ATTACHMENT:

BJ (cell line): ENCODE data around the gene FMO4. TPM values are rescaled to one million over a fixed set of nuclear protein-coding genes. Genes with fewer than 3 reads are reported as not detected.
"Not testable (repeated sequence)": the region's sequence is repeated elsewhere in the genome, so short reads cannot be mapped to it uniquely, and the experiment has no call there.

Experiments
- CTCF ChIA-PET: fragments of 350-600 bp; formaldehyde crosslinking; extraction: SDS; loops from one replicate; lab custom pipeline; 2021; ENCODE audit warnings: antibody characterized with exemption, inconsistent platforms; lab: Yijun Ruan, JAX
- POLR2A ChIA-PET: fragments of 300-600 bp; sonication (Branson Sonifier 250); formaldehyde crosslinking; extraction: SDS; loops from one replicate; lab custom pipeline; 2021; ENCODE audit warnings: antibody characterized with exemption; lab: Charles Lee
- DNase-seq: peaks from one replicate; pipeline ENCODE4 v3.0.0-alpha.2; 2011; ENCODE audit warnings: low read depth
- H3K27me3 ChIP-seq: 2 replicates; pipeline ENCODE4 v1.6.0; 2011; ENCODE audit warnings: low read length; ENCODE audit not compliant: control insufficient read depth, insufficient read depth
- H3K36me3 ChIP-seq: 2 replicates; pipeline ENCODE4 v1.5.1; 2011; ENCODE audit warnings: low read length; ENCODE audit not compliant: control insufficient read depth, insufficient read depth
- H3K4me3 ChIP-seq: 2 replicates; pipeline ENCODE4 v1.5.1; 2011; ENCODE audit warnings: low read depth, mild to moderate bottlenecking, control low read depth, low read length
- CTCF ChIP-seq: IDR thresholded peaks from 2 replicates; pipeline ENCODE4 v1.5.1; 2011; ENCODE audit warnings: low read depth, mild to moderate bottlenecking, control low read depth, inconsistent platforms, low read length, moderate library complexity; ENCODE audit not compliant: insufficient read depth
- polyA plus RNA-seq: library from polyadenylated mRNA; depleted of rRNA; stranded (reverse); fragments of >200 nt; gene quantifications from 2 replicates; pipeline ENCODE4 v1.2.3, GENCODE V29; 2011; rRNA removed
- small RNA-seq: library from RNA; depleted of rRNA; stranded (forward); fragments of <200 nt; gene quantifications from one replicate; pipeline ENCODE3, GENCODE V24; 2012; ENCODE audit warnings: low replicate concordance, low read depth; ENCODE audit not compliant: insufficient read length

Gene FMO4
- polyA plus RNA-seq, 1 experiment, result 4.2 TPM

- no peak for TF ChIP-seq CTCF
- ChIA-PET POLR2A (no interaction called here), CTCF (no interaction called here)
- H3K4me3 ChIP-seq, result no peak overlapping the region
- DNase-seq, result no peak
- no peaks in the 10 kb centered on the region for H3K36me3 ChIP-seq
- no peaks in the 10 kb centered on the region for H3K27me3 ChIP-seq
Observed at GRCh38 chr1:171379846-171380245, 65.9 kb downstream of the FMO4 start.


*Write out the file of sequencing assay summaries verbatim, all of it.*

BJ (cell line): ENCODE data around the gene FMO4. TPM values are rescaled to one million over a fixed set of nuclear protein-coding genes. Genes with fewer than 3 reads are reported as not detected.
"Not testable (repeated sequence)": the region's sequence is repeated elsewhere in the genome, so short reads cannot be mapped to it uniquely, and the experiment has no call there.

Experiments
- CTCF ChIA-PET: fragments of 350-600 bp; formaldehyde crosslinking; extraction: SDS; loops from one replicate; lab custom pipeline; 2021; ENCODE audit warnings: antibody characterized with exemption, inconsistent platforms; lab: Yijun Ruan, JAX
- POLR2A ChIA-PET: fragments of 300-600 bp; sonication (Branson Sonifier 250); formaldehyde crosslinking; extraction: SDS; loops from one replicate; lab custom pipeline; 2021; ENCODE audit warnings: antibody characterized with exemption; lab: Charles Lee
- DNase-seq: peaks from one replicate; pipeline ENCODE4 v3.0.0-alpha.2; 2011; ENCODE audit warnings: low read depth
- H3K27me3 ChIP-seq: 2 replicates; pipeline ENCODE4 v1.6.0; 2011; ENCODE audit warnings: low read length; ENCODE audit not compliant: control insufficient read depth, insufficient read depth
- H3K36me3 ChIP-seq: 2 replicates; pipeline ENCODE4 v1.5.1; 2011; ENCODE audit warnings: low read length; ENCODE audit not compliant: control insufficient read depth, insufficient read depth
- H3K4me3 ChIP-seq: 2 replicates; pipeline ENCODE4 v1.5.1; 2011; ENCODE audit warnings: low read depth, mild to moderate bottlenecking, control low read depth, low read length
- CTCF ChIP-seq: IDR thresholded peaks from 2 replicates; pipeline ENCODE4 v1.5.1; 2011; ENCODE audit warnings: low read depth, mild to moderate bottlenecking, control low read depth, inconsistent platforms, low read length, moderate library complexity; ENCODE audit not compliant: insufficient read depth
- polyA plus RNA-seq: library from polyadenylated mRNA; depleted of rRNA; stranded (reverse); fragments of >200 nt; gene quantifications from 2 replicates; pipeline ENCODE4 v1.2.3, GENCODE V29; 2011; rRNA removed
- small RNA-seq: library from RNA; depleted of rRNA; stranded (forward); fragments of <200 nt; gene quantifications from one replicate; pipeline ENCODE3, GENCODE V24; 2012; ENCODE audit warnings: low replicate concordance, low read depth; ENCODE audit not compliant: insufficient read length

Gene FMO4
- polyA plus RNA-seq, 1 experiment, result 4.2 TPM

- no peak for TF ChIP-seq CTCF
- ChIA-PET POLR2A (no interaction called here), CTCF (no interaction called here)
- H3K4me3 ChIP-seq, result no peak overlapping the region
- DNase-seq, result no peak
- no peaks in the 10 kb centered on the region for H3K36me3 ChIP-seq
- no peaks in the 10 kb centered on the region for H3K27me3 ChIP-seq
Observed at GRCh38 chr1:171379846-171380245, 65.9 kb downstream of the FMO4 start.